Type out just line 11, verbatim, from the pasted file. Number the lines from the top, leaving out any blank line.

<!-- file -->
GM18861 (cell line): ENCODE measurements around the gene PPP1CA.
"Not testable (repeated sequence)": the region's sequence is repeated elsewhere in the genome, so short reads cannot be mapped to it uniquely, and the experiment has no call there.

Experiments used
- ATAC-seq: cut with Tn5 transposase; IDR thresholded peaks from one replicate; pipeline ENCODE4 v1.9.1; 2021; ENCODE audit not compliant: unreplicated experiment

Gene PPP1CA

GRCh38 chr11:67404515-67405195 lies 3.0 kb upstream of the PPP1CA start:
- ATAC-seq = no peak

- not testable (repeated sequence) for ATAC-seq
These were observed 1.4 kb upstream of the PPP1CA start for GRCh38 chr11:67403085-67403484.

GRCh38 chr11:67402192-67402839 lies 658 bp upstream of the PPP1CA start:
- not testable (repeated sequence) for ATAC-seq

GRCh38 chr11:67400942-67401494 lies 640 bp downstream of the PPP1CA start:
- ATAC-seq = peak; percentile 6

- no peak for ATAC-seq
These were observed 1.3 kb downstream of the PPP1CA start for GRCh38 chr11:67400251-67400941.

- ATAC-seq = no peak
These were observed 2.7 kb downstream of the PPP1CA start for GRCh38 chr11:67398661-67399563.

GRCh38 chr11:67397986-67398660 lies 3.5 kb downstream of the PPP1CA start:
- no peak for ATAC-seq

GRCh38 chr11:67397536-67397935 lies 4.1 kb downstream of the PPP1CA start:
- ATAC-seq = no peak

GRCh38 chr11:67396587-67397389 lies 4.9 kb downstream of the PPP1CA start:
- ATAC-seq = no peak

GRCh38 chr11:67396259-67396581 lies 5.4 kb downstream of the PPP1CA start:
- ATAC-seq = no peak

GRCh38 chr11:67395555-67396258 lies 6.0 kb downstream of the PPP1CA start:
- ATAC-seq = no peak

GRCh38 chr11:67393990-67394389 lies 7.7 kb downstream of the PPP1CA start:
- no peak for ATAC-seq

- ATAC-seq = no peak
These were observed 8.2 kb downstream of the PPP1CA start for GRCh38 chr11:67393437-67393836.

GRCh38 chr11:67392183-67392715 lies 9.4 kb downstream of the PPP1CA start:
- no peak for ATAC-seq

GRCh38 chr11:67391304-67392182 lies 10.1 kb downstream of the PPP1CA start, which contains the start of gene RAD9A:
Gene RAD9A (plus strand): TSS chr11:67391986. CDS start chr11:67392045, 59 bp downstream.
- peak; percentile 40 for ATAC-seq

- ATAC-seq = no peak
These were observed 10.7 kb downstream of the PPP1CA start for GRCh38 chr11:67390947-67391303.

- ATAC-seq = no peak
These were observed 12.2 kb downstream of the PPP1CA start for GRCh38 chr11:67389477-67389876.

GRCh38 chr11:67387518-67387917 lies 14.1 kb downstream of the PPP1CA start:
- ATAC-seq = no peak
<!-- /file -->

- not testable (repeated sequence) for ATAC-seq